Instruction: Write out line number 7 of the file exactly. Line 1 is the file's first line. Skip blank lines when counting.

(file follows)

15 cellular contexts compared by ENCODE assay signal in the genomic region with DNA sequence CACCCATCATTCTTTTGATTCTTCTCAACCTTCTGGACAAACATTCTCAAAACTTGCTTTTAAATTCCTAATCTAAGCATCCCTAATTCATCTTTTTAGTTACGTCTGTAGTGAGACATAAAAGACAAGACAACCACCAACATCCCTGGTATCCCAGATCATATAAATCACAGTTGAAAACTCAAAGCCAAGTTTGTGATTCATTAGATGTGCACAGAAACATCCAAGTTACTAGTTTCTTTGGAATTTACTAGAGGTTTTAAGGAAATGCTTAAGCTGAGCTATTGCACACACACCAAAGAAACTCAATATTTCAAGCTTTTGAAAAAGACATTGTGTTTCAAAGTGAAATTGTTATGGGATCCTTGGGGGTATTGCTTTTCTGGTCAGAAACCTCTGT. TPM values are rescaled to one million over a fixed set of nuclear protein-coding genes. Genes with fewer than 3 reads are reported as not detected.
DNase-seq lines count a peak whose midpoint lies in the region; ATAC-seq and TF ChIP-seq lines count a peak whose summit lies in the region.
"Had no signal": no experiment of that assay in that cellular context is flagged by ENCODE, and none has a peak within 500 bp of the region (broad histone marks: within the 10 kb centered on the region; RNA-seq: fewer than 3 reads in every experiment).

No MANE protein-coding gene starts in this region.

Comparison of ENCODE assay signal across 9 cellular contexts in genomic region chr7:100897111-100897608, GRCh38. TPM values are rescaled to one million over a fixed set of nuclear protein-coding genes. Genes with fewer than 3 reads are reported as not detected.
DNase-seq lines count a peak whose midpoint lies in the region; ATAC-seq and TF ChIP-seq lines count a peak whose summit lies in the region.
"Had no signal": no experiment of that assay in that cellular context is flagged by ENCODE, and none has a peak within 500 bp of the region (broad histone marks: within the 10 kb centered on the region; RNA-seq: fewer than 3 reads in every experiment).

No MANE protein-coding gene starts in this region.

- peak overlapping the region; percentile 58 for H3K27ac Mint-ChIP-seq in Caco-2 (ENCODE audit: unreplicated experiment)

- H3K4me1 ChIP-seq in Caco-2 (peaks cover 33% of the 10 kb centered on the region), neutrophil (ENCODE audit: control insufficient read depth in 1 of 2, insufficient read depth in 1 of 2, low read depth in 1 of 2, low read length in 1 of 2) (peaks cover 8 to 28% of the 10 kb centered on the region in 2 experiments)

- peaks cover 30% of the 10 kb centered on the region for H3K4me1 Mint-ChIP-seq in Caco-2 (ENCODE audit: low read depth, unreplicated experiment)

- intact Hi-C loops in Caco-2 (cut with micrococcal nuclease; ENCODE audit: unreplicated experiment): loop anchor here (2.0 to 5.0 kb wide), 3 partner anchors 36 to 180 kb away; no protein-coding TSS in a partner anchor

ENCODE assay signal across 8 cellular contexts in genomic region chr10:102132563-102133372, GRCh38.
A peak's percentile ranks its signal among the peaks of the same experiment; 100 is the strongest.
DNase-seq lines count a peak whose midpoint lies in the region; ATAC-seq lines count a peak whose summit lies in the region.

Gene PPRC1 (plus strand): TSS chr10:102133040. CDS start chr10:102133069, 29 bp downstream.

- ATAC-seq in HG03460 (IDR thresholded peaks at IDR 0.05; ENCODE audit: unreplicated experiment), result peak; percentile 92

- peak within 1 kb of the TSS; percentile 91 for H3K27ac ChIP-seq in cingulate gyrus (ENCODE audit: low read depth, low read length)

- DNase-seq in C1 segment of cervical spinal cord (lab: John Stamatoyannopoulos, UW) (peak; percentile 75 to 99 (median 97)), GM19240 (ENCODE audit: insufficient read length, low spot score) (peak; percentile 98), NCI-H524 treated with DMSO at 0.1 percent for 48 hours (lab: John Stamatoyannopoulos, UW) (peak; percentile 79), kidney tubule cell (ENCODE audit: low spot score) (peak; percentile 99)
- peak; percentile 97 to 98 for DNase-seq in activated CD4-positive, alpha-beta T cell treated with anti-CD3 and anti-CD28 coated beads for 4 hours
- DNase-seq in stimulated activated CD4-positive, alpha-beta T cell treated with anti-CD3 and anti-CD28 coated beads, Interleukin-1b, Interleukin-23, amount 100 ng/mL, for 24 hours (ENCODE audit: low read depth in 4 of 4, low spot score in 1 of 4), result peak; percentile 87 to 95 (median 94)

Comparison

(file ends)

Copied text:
"Had no signal": no experiment of that assay in that cellular context is flagged by ENCODE, and none has a peak within 500 bp of the region (broad histone marks: within the 10 kb centered on the region; RNA-seq: fewer than 3 reads in every experiment).